Organic agriculture has grown tremendously over the last few decades, both as a market-driven commercial production and as an environmentally sound and sustainable production method. The 2008 World of Organic Agriculture Report compiled by IFOAM, the Foundation for Ecology and Agriculture, and FiBl shows that 30.4 million hectares in 2006 were certified according to organic standards. Compared to the adjusted data of the previous survey, the global organic area grew by approximately 1.8 million hectares during 2006. A number of European countries have seen a considerable increase in their organically farmed areas. More than 10 per cent of Switzerland ’s farmland is organic, Sweden reached 19 per cent in the year 2005, and about 13 per cent of Austria ’s farms are organic. A number of developing countries are showing significant rates of adoption. In Uganda there are now about 35,000 certified organic farmers; in Mexico , nearly 120,000 small farmers produce certified organic coffee, cacao, fruit, vegetables, spices, corn and beans (Giovanucci 2006). Uruguay has 5.1 per cent of its farmland under organic management (Willer and Yuseffi 2006) and Costa Rica has 2.4 per cent of its farmland.
Organic agriculture offers countries a wide range of economic, environmental, social and cultural benefits. Organic agriculture is relevant both as a certified production method aiming at a separate marketing, as well as non-certified production for consumption by the farmers themselves and the local communities.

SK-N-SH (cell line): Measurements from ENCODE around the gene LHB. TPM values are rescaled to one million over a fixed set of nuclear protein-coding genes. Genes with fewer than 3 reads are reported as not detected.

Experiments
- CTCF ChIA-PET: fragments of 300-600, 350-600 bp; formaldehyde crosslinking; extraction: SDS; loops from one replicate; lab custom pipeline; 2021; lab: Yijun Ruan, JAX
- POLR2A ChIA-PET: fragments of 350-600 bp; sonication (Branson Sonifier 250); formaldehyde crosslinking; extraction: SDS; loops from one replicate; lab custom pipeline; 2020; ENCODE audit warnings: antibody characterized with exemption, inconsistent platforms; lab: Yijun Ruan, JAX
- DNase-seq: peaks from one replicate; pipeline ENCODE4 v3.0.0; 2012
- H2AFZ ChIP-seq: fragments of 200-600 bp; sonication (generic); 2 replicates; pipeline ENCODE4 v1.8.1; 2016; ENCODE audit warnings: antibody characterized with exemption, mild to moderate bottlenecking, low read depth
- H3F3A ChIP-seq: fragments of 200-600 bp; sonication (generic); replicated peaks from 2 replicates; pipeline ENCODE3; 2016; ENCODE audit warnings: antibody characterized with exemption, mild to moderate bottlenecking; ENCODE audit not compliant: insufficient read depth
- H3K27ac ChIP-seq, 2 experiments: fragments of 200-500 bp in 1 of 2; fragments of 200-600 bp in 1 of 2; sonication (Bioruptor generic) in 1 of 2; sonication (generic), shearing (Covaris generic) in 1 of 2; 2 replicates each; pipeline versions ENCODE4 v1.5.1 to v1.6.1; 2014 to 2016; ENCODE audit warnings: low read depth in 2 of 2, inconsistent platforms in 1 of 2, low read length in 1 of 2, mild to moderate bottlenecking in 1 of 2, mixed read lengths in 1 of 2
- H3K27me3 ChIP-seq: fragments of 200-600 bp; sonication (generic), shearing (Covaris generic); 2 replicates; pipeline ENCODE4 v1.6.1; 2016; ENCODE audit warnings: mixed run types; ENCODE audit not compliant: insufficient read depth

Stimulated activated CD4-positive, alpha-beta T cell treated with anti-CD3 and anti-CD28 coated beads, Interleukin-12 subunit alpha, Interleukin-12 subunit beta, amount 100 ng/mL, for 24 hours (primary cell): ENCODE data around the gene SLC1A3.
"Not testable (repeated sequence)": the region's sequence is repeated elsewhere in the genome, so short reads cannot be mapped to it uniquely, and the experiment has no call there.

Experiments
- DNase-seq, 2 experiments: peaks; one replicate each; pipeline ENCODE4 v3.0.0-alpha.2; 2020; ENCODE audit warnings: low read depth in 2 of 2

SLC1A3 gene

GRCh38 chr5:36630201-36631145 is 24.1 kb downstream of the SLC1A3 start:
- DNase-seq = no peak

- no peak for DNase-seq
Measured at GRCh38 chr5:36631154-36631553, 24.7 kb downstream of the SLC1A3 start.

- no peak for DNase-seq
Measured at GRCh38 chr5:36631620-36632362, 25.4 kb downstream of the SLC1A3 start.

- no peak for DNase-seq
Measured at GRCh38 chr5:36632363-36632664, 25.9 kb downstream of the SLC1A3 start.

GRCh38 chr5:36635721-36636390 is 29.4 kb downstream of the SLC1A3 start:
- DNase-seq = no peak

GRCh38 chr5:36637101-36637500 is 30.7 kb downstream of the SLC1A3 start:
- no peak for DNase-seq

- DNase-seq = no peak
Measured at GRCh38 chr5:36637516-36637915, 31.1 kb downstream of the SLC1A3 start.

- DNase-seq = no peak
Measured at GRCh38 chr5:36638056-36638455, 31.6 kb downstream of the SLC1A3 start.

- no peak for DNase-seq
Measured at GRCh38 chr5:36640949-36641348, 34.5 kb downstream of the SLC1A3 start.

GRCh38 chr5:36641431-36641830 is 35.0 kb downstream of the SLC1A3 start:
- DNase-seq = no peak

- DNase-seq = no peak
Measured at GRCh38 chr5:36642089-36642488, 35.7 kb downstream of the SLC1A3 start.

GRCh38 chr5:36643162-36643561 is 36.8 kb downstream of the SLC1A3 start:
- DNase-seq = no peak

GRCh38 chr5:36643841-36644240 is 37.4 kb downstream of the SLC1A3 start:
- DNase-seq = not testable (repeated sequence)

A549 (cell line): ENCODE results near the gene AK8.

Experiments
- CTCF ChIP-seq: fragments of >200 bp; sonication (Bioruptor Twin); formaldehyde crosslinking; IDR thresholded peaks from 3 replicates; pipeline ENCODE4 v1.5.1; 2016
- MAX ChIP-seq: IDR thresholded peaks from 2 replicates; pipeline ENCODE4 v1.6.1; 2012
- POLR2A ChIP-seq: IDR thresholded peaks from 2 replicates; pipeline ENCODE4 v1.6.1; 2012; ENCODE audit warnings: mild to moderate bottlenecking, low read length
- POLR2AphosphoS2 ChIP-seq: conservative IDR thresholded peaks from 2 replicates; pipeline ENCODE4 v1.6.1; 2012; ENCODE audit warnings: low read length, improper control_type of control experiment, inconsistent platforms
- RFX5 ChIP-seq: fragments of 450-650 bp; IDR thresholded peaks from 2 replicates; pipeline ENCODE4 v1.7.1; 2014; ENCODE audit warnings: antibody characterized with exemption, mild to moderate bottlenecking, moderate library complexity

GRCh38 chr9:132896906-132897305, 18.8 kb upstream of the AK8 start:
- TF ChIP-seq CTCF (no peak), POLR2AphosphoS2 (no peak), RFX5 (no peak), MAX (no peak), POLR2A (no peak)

Global markets for certified organic products have been growing rapidly over the past two decades. In 2006, sales were estimated to have reached some 38.6 billion euros, a 20% increase over 2005, and are expected to increase to 52 billion euros by 2012. While sales are concentrated in North America and Europe , production is global, with developing countries supplying increasing amounts of ingredients and products each year.
The economic recession in North America and Europe will have an impact on these predictions. Already in the United States the rate of growth for organic sales has declined dramatically since October. There is still strong interest by the most committed consumers in organic and in the areas of fresh vegetables, fruit and milk there is still strong sales growth but in most categories the growth in sales is now 10% or less.
The market in Taiwan is the largest in Asia and is estimated at US$50 million. This is very promising for organic farmers in Taiwan and for imported organic products that are not yet available from Taiwan . Store shelves that have an abundance of organic products, both fresh and processed, stimulate more farm production, a wider availability of packaged organic products and increased sales. As evidenced in the North American and European markets imports play an important role in stimulating growth in domestic production and processing. A strong organic market in your country also opens up the opportunity for export.